As the skin acts as a protective barrier from harmful environmental agents, sometimes different pathogens (such as viruses, bacteria, or fungi) enter the skin and cause infections. These infections are termed as contagious skin rashes. Apart from that, the other potential cause of rashes could be allergies or medicinal reactions. A rash is an eruption of skin lesions, that spreads widely. Rash can be localized or can cover large skin area and has many forms. It can be dry, smooth, cracked, moist, bumpy or have blisters. At times, rashes tend to be painful, itchy and can change in colour/appearance.
Here is a list of different types of contagious skin rashes:
Impetigo is an extremely contagious skin infection that particularly affects the children between 2 to 5 years of age. The symptoms of impetigo tend to be red, patchy and itchy skin. The tiny red blisters occur around the mouth, nose or in the edges. These blisters either burst and leak pus/fluid, leaving behind thick yellowish to brownish golden crusts.
As these crusts dry, the skin tends to heal, generally without scarring. Although, these sores are painless, they can be very itchy. In order to prevent infection from spreading to the other body parts or to other people, one most not touch or scratch them. This condition is more prevalent in confined environments, warm/humid climates or army barracks.
Impetigo is caused by the bacteria, Staphylococcus Aureus (S. Aureus) and Streptococcus Pyogenes (S. Pyogenes) that are naturally present on the skin and mouth flora respectively. However, they tend to cause infections due to a cut or injury. The infection usually spreads in two ways, either, when the bacteria invades the skin without an entry site or because of any underlying skin condition (such as Eczema/Scabies) that has disrupted the barrier of the skin.
Scabies is a skin condition that leads to itchy rash which is caused by an 8-legged microscopic mite (Sarcoptes Scabiei). The symptomatic conditions of scabies include severe to intense itching, particularly that worsens at night. Sores tend to occur on the mite infested area of the skin, if scratched. Norwegian scabies (crusted scabies) is a severe form of scabies, wherein thousands of mites and their eggs are retained within the crusts of the skin resulting into serious skin ailments. The affected skin surface forms thick, greyish crusts.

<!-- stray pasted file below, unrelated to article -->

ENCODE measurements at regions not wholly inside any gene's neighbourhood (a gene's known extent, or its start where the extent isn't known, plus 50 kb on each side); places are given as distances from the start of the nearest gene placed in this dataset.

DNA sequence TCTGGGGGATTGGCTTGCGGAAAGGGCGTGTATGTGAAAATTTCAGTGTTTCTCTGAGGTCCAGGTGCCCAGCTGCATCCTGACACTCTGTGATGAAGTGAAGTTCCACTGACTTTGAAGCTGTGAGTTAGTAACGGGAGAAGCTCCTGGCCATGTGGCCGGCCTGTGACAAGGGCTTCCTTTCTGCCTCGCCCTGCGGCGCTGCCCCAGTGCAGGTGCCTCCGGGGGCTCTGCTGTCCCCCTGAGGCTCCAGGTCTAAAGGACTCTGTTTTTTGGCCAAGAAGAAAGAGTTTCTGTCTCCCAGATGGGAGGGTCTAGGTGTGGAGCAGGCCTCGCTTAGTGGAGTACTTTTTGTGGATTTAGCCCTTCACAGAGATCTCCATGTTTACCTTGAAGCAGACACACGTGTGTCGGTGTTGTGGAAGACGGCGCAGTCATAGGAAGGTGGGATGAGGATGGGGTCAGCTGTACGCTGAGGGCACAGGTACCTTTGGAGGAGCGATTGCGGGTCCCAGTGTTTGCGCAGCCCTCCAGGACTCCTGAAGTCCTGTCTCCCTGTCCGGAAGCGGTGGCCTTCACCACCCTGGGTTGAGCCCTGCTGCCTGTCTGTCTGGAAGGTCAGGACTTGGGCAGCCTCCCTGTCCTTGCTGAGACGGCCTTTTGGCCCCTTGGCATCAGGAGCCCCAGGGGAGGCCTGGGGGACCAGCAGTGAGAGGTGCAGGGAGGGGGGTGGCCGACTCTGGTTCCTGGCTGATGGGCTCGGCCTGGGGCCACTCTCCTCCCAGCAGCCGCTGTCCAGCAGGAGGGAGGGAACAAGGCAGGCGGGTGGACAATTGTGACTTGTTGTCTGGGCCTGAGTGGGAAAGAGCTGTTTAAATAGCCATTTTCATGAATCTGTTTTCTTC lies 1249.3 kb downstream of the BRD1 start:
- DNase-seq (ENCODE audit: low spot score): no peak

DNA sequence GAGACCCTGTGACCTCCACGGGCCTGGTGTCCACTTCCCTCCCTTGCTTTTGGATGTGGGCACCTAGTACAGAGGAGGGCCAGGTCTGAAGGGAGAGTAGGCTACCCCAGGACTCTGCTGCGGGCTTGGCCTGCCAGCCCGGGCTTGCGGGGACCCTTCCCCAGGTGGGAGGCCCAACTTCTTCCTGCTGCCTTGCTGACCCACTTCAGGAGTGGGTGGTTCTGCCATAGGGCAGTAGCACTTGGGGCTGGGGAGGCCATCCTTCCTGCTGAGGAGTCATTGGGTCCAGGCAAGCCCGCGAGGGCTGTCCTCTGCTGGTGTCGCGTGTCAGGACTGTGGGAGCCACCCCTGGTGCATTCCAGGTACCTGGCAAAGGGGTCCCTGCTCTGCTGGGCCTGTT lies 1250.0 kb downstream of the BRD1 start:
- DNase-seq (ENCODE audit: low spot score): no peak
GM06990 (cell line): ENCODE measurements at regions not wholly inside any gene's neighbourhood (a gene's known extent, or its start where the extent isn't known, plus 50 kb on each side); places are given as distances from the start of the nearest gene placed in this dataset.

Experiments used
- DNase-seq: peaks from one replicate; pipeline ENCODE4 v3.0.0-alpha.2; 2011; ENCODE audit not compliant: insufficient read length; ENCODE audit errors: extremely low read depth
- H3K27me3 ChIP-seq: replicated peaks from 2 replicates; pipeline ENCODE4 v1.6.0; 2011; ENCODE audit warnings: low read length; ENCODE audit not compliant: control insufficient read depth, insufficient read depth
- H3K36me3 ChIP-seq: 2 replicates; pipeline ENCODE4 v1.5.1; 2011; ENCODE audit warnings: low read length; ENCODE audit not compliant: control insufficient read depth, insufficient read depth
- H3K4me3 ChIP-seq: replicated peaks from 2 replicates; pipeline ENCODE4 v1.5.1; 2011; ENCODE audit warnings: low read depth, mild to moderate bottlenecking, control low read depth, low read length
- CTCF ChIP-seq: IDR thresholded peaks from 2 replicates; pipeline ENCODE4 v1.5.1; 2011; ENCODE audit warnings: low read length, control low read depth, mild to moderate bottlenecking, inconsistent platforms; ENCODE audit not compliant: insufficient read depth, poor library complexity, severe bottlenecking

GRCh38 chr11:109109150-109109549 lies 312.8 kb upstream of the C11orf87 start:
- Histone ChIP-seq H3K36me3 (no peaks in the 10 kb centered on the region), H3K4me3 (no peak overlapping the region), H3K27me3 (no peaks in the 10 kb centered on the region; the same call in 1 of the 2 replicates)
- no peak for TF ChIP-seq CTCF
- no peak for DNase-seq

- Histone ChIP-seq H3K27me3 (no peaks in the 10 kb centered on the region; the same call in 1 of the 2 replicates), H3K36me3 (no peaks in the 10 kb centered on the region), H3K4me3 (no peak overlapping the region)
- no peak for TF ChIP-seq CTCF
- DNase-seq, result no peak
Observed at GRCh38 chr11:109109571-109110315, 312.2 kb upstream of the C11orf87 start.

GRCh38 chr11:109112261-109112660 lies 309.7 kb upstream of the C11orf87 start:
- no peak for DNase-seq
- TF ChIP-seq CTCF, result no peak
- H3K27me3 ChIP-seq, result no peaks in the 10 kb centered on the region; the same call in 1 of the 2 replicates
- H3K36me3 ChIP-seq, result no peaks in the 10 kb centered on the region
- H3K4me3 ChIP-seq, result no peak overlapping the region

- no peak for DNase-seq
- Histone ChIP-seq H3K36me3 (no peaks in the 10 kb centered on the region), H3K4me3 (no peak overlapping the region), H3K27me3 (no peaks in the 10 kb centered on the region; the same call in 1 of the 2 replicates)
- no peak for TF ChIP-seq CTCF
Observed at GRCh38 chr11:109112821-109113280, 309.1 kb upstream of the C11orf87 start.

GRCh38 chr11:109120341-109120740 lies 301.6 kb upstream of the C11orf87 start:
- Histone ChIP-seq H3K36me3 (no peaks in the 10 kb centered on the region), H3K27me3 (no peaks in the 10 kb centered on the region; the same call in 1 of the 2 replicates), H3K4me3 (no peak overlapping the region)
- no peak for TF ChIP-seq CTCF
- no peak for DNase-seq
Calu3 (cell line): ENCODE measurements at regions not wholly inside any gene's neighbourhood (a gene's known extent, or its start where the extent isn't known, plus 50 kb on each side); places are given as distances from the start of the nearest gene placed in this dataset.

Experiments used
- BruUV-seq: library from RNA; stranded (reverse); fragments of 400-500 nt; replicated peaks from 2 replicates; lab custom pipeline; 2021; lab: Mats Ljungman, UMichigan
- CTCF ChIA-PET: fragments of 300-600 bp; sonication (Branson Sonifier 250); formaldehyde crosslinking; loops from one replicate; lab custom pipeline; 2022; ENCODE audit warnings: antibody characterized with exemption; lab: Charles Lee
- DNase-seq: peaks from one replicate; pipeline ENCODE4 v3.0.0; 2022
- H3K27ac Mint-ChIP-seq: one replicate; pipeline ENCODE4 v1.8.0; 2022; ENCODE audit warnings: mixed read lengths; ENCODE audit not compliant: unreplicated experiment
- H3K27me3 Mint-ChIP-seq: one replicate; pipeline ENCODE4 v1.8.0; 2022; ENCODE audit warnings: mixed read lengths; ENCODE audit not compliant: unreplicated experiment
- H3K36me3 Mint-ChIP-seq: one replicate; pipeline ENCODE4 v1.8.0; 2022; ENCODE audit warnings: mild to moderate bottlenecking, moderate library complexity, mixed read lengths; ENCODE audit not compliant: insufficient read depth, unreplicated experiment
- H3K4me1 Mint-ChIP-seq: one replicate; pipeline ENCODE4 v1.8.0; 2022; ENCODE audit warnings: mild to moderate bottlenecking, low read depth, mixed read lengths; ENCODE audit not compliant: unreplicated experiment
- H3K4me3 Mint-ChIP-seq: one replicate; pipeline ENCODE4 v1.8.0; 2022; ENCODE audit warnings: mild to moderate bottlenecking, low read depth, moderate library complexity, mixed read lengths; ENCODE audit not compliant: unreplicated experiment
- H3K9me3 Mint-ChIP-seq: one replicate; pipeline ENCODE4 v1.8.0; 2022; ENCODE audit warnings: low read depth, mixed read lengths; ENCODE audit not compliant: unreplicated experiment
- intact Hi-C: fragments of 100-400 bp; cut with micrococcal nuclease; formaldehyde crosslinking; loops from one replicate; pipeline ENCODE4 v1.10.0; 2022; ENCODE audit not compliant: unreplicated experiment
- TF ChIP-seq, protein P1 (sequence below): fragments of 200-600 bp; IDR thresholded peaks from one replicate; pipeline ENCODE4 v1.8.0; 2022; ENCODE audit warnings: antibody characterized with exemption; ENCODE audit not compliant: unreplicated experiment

The most common area of scabies infestation in adults and elderly population are spaces between the digits, armpits, waistline, breasts and nipple area, feet soles, male groin region, buttocks, inner wrist area, knees, shoulders and fingernail surface. While, in infants and kids, the commonly infested areas are scalp, face, neck, feet soles and palms. Also, widespread infestations in children tend to cover the entire body. Infants infected with the mite infestations suffer from irritability, insomnia and eating problems.
The scabies rash is formed when the scabies mite burrows into the skin forming lines or tracks that resemble hives, knots, bites, pimples or scaly skin patches. Also, at times resulting into blisters. Sores tend to occur on the mite infested area of the skin, if scratched. Also, at times resulting into blisters. As scabies is extremely contagious, it spreads through skin contact or use of towels, beds or furniture infested with the scabies mites. The infection can also spread in sexually active adults or the ones having multiple partners, individuals with immunocompromised conditions (such as HIV/Aids), or the ones on immunosuppressant drugs and recipients of transplants.
Molluscum Contagiosum (MC)
MC is a common and contagious viral infection of the skin caused by the virus (Molluscum Contagiosum). It produces raised benign pearl-like papules/bumps or lesions on the upper skin layer. In medical terms, these nodules are called Molluscum bodies/Condyloma subcutaneum/Mollusca and the condition is called as Molluscipoxvirus. MC is a common infection in children, however, is generally harmless and self-limiting.